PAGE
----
With the 2011 Stanley Cup finals – and therefore, the playoffs – over, it’s time to get answers/speculate some more on the injuries that hampered both teams. We’ll address the newly crowned champion Boston Bruins later on, but let’s get to the wounded warriors on the losing end first.
(Source: The Vancouver Province.)
First, let’s get to the players who discussed their injuries a bit more openly.
- Alex Edler said he was playing with two broken fingers.
- As many suspected, Christian Ehrhoff was dealing shoulder issues. He needed shots before games and probably lost quite a few mph from a blazing (but often wildly inaccurate) slapper. Ehrhoff told the Vancouver Province that he’ll probably need surgery.
- Chris Higgins said his foot never felt “quite right” but didn’t go as far as to say that it was broken. He did imply that he might need surgery, though.
Now let’s get to two players who weren’t quite confirmed.
- Ryan Kesler was one player who wouldn’t speak on the record about injuries, preferring that people avoid using his issues as a crutch to explain the Vancouver Canucks falling just a win short from their first-ever Stanley Cup win.
- Dan Hamhuis was rumored to miss most of the finals with a torn groin muscle, but wasn’t around to confirm or deny the reports.
Kesler wasn’t willing to lean on the injuries excuse, but teammate Jeff Tambellini knew that something wasn’t quite right.
“I think every stride hurt him,” said Tambellini. “He never showed it. He never talked about it. We never heard about it all day and this guy is at true warrior. The fact he even came back is mind-blowing. To skate with the puck as much as he did. He took his game to a different level this year and should be rewarded by the rest of the league. Everybody appreciates what he brings and playing as hurt as he was outstanding.
“He put himself on a superstar level and it’s going to be great to watch the rest of his career.”
But that didn’t make it any easier. Tambellini walked into a dressing room Wednesday that looked more like a hospital ward.
“There were probably shooting six guys up today,” said Tambellini. “We dealt with a lot of adversity this year and to do that and come up one game short is a real credit to this group.”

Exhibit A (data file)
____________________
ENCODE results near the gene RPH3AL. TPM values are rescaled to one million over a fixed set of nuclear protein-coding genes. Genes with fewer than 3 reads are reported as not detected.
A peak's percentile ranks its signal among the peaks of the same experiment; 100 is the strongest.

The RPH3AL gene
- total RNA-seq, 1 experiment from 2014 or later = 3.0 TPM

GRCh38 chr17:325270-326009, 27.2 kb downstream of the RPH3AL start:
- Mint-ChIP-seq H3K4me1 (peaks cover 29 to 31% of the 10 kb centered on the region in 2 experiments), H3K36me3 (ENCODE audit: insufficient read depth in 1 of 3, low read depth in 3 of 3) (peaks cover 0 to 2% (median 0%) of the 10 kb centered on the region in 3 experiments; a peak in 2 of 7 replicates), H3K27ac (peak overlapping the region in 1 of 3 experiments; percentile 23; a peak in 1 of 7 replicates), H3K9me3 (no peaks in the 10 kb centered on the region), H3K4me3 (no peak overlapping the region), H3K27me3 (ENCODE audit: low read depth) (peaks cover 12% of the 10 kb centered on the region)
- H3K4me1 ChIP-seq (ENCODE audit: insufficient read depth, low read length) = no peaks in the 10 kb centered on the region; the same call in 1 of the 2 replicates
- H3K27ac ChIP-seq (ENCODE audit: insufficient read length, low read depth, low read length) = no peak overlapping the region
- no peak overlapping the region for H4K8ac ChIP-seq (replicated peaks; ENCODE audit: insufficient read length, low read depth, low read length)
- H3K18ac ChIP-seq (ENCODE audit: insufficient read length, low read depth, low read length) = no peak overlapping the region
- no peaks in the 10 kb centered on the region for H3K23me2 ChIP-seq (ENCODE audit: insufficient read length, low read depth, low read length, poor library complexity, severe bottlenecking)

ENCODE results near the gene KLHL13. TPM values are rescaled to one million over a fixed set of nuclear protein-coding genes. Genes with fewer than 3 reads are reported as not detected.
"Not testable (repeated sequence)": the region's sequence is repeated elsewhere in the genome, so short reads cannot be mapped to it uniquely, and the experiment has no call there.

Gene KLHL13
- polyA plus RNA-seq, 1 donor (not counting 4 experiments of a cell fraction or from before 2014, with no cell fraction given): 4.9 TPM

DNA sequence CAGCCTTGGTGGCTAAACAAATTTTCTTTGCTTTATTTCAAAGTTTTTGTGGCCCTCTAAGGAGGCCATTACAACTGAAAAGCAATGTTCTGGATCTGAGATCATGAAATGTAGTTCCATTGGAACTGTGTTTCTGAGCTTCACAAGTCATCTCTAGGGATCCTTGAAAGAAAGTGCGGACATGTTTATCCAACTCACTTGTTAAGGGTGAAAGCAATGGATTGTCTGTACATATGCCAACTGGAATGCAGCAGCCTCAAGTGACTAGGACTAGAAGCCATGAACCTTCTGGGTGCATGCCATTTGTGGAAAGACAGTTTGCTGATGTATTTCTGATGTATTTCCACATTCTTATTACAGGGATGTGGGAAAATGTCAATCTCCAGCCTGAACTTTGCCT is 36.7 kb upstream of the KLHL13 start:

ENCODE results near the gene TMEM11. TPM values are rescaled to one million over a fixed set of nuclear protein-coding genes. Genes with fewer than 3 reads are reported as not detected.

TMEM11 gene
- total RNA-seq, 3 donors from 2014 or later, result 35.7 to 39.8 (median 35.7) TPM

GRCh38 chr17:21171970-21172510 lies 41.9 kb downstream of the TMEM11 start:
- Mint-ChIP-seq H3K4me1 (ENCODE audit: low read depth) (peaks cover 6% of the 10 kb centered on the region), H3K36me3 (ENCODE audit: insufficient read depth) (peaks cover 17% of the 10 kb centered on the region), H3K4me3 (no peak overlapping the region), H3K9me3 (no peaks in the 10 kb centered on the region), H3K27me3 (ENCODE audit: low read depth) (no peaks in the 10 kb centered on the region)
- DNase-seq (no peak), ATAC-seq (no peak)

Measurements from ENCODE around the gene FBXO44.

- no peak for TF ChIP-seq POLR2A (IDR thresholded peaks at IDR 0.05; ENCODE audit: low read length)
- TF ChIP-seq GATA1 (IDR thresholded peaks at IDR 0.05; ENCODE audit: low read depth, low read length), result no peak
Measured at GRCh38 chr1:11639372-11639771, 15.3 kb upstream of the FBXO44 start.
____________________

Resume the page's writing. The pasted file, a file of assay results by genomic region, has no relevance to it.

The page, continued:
Obviously, every team deals with some injuries, especially this late in the game. Still, stories like these show over and over again that hockey players fight through pain (and sometimes injuries) for a chance to win the Stanley Cup. The Canucks fell one game short of that goal, but they deserve credit for their efforts in defeat.
Born in Scottsdale, AZ., Auston Matthews has taken the NHL by storm in his rookie season as an elite talent headlining an impressive freshman class.
Taken first overall last June, Matthews made history with four goals in his debut, surely a dizzying experience for Maple Leafs fans accustomed to heartbreak and frustration. And he really hasn’t slowed down since.
On Sunday against the Carolina Hurricanes — and on Hockey Day in America — the 19-year-old Matthews once again put on a show, scoring his 28th goal of the season. That gave Toronto a two-goal lead.
As he’s often done in his brief time in the NHL, this goal was of the spectacular variety, as he broke in off the left wing and, as he was getting hauled down to the ice, slid the puck five-hole on Cam Ward.
Related: Auston Matthews is having a rookie season for the ages
For about a month now, Evander Kane has enjoyed a particularly productive stretch for the Buffalo Sabres.
Kane scored with 5.6 seconds remaining in the first period of Sunday’s game versus the Chicago Blackhawks, converting on a nifty pass from Jack Eichel and going top shelf on Scott Darling.
He now has goals in three straight games, and 15 points in 14 games as the Sabres have fought their way back into the playoff race in the Eastern Conference.
Of course, this latest run comes just before the trade deadline, and Kane’s name has consistently been in speculation about a possible move — in addition to off-ice issues. While GM Tim Murray has said earlier this month that he’s not actively shopping Kane, he also didn’t absolutely rule out trading the 25-year-old left winger, now into his second season in Buffalo.
(Murray: “Is there a crazy deal that somebody could throw at me that would force me to do it? I guess there is.”)
Most impressive about Kane’s numbers — remember he missed time earlier this season with a rib injury and then had a slow start, which drew the ire of the coach — is that he’s done the vast majority of his scoring, 20 of 21 goals, at five-on-five.
The Boston Bruins are back from their bye week, looking to continue a three-game winning streak since Bruce Cassidy took over as head coach from Claude Julien.
The Bruins can extend their streak Sunday, when they visit the San Jose Sharks (8:30 p.m. ET). You can check out the game on NBCSN or online with NBC Sports’ Live Extra.
CLICK HERE TO WATCH LIVE
Here are some links to check out for tonight’s game:
The NHL’s bye week experiment is still a work in progress
Pre-game reading: Are the Bruins and Avalanche on verge of trade?
Sharks have reason to wait on Thornton, Marleau extensions
Jacob Trouba could be getting a call from the NHL Department of Player Safety for a hit to the head of Ottawa Senators forward Mark Stone.
The incident occurred during the third period of Sunday’s game, as Stone was passing the puck after he entered the zone. Trouba stepped up and delivered a high hit, resulting in only a minor penalty for an illegal check to the head.
Stone, who dealt with a concussion that was reported in September, remained down on the ice before eventually going to the dressing room.
As you can see from the video, Senators coach Guy Boucher was furious officials on the ice decided this was only worth a minor for Trouba.